Oak Ridge National Laboratory scientists demonstrated that an electron microscope can be used to selectively remove carbon atoms from graphene’s atomically thin lattice and stitch transition-metal dopant atoms in their place.
This method could open the door to making quantum building blocks that can interact to produce exotic electronic, magnetic and topological properties.
This is the first precision positioning of transition-metal dopants in graphene.
The produced graphene-dopant complexes can exhibit atomic-like behavior, inducing desired properties in the graphene.
“What could you build if you could put any atoms exactly where you want? Just about anything,” ORNL’s Ondrej Dyck said. He co-led the study with Stephen Jesse at ORNL’s Center for Nanophase Materials Sciences.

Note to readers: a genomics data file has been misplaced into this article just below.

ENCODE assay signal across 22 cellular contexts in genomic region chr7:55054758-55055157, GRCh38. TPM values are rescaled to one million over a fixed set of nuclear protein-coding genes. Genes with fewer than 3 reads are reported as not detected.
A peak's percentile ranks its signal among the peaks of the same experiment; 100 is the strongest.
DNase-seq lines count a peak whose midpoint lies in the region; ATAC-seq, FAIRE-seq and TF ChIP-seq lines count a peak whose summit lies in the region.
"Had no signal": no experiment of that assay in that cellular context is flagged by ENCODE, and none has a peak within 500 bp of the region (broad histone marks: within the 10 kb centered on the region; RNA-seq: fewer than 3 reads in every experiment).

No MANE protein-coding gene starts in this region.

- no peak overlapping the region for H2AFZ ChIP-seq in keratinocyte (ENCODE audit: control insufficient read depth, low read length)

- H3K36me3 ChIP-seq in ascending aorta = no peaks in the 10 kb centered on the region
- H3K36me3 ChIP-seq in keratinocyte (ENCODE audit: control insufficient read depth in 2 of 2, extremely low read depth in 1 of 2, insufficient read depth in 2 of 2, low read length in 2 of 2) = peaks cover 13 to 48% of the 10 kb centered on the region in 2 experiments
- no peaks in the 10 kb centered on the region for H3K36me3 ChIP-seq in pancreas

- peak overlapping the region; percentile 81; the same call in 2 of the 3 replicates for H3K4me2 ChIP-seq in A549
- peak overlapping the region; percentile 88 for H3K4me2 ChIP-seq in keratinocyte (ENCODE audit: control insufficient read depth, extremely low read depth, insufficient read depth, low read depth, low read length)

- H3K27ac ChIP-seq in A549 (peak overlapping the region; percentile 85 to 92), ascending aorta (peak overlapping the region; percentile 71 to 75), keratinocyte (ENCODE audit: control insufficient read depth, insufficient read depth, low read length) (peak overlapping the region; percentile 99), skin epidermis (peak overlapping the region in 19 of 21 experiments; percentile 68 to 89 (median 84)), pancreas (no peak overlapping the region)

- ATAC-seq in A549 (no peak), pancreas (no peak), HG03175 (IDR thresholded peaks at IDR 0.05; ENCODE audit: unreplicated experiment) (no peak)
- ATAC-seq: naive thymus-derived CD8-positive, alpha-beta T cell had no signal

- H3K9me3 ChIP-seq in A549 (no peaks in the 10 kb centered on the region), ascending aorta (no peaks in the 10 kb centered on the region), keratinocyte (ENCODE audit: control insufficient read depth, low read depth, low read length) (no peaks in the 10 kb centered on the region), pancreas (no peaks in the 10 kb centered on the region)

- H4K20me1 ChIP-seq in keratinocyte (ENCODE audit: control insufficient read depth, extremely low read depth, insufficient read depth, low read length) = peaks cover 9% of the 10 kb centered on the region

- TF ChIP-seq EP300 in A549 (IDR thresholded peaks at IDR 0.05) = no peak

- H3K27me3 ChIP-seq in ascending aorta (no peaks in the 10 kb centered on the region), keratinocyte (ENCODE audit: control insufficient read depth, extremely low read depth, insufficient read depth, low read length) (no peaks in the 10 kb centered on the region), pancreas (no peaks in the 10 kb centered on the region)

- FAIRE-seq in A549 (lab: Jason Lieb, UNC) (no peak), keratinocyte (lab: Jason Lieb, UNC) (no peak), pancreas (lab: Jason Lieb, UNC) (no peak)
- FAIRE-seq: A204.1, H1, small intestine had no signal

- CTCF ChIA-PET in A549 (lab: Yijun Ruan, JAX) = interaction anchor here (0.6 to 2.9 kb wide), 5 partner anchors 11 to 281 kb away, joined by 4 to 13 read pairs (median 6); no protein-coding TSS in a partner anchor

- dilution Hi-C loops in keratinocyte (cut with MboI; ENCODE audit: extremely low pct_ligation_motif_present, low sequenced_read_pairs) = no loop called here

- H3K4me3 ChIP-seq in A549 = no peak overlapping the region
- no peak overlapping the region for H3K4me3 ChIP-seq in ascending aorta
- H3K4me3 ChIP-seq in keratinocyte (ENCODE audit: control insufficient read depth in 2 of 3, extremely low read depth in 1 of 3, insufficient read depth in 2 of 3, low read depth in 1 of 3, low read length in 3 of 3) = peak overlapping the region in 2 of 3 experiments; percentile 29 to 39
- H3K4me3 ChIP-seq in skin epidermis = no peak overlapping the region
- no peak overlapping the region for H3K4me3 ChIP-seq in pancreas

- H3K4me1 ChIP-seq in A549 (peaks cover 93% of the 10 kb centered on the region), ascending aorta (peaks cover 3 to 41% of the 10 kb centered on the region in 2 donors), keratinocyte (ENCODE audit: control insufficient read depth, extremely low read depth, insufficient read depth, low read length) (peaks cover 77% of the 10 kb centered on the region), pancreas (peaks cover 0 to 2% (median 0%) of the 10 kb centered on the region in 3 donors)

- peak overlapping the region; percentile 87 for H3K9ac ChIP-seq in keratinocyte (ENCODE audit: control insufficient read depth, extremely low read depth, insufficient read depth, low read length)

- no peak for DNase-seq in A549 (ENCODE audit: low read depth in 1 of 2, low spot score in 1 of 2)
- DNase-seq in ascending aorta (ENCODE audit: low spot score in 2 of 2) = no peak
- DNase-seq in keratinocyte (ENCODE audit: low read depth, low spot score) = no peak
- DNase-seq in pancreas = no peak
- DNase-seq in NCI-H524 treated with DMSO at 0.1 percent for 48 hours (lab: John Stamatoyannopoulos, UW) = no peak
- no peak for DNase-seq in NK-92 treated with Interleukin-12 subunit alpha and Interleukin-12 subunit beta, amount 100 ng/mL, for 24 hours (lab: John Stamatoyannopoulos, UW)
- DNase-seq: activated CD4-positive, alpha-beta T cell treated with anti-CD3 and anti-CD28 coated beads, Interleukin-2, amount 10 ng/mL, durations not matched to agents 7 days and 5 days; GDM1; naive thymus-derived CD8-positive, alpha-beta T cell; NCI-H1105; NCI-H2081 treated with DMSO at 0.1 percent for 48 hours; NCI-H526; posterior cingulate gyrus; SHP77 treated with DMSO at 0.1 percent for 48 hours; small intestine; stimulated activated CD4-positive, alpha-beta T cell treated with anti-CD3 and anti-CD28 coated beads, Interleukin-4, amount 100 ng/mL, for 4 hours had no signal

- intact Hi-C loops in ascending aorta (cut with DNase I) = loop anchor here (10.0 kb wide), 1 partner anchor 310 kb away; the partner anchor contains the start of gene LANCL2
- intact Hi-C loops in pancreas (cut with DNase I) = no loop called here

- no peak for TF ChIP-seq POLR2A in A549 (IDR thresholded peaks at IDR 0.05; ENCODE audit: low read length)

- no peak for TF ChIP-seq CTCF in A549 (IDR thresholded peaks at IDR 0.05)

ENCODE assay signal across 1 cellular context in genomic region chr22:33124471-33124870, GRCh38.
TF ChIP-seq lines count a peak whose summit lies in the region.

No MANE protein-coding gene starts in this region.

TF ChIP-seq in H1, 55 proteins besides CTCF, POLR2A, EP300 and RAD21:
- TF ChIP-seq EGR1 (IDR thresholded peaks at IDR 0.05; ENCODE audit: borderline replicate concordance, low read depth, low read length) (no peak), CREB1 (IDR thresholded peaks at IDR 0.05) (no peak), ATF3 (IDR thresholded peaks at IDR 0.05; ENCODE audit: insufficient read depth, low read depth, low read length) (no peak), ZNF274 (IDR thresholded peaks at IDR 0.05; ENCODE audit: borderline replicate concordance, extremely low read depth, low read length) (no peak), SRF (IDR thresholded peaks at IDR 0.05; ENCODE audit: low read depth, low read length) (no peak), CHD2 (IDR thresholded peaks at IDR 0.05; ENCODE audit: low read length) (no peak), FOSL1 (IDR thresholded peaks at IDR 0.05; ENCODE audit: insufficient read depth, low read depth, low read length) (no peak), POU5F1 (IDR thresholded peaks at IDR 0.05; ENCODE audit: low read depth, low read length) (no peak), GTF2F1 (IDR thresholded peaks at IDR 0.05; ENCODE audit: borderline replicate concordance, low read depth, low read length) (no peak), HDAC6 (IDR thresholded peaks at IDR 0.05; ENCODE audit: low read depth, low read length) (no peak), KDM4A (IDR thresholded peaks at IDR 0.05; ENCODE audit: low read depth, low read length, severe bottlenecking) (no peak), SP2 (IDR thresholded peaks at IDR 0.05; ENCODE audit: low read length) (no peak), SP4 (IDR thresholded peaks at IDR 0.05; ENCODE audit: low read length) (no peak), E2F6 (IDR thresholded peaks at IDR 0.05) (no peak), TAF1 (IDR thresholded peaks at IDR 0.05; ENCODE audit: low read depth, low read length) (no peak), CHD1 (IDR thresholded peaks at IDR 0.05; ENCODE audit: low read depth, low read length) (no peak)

“If a lot of these quantum building blocks get together, they can start to act in a correlated manner, which is when really exciting properties begin to emerge,” Jesse said.
The scientists plan to make arrays of interacting quantum building blocks to investigate emergent properties.
Reference: “Doping transition-metal atoms in graphene for atomic-scale tailoring of electronic, magnetic, and quantum topological properties” by Ondrej Dyck, Lizhi Zhang, Mina Yoon, Jacob L. Swett, Dale Hensley, Cheng Zhang, Philip D. Rack, Jason D.
Fowlkes, Andrew R. Lupini and Stephen Jesse, 7 November 2020, Carbon.DOI: 10.1016/j.carbon.2020.11.015